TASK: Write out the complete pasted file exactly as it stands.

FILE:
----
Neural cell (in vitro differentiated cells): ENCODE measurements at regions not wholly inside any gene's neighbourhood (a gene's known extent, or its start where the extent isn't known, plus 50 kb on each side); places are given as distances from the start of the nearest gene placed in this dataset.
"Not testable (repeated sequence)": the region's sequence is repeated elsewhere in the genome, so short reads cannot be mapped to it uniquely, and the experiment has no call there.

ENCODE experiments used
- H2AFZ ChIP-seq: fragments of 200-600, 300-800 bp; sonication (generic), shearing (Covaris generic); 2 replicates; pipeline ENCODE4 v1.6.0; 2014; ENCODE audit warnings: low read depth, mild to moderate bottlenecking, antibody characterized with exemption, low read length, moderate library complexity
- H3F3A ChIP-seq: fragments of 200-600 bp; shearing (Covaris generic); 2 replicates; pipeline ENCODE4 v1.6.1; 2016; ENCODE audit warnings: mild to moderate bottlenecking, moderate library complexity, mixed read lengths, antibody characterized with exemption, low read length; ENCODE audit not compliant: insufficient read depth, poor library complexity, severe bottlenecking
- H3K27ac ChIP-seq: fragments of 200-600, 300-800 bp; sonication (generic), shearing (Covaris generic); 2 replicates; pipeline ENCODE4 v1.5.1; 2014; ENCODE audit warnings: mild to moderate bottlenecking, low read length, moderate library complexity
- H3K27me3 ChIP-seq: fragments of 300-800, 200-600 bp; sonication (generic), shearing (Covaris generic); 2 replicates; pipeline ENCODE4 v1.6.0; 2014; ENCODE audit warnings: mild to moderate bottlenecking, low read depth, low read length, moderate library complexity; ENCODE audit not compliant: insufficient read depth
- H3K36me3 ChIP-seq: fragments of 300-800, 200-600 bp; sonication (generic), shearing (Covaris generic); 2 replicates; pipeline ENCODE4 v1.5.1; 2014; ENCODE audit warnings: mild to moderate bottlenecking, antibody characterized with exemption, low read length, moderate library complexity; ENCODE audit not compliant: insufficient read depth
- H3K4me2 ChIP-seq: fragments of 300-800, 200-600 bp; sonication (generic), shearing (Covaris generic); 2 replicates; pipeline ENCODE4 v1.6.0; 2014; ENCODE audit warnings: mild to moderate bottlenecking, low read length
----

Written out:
Neural cell (in vitro differentiated cells): ENCODE measurements at regions not wholly inside any gene's neighbourhood (a gene's known extent, or its start where the extent isn't known, plus 50 kb on each side); places are given as distances from the start of the nearest gene placed in this dataset.
"Not testable (repeated sequence)": the region's sequence is repeated elsewhere in the genome, so short reads cannot be mapped to it uniquely, and the experiment has no call there.

ENCODE experiments used
- H2AFZ ChIP-seq: fragments of 200-600, 300-800 bp; sonication (generic), shearing (Covaris generic); 2 replicates; pipeline ENCODE4 v1.6.0; 2014; ENCODE audit warnings: low read depth, mild to moderate bottlenecking, antibody characterized with exemption, low read length, moderate library complexity
- H3F3A ChIP-seq: fragments of 200-600 bp; shearing (Covaris generic); 2 replicates; pipeline ENCODE4 v1.6.1; 2016; ENCODE audit warnings: mild to moderate bottlenecking, moderate library complexity, mixed read lengths, antibody characterized with exemption, low read length; ENCODE audit not compliant: insufficient read depth, poor library complexity, severe bottlenecking
- H3K27ac ChIP-seq: fragments of 200-600, 300-800 bp; sonication (generic), shearing (Covaris generic); 2 replicates; pipeline ENCODE4 v1.5.1; 2014; ENCODE audit warnings: mild to moderate bottlenecking, low read length, moderate library complexity
- H3K27me3 ChIP-seq: fragments of 300-800, 200-600 bp; sonication (generic), shearing (Covaris generic); 2 replicates; pipeline ENCODE4 v1.6.0; 2014; ENCODE audit warnings: mild to moderate bottlenecking, low read depth, low read length, moderate library complexity; ENCODE audit not compliant: insufficient read depth
- H3K36me3 ChIP-seq: fragments of 300-800, 200-600 bp; sonication (generic), shearing (Covaris generic); 2 replicates; pipeline ENCODE4 v1.5.1; 2014; ENCODE audit warnings: mild to moderate bottlenecking, antibody characterized with exemption, low read length, moderate library complexity; ENCODE audit not compliant: insufficient read depth
- H3K4me2 ChIP-seq: fragments of 300-800, 200-600 bp; sonication (generic), shearing (Covaris generic); 2 replicates; pipeline ENCODE4 v1.6.0; 2014; ENCODE audit warnings: mild to moderate bottlenecking, low read length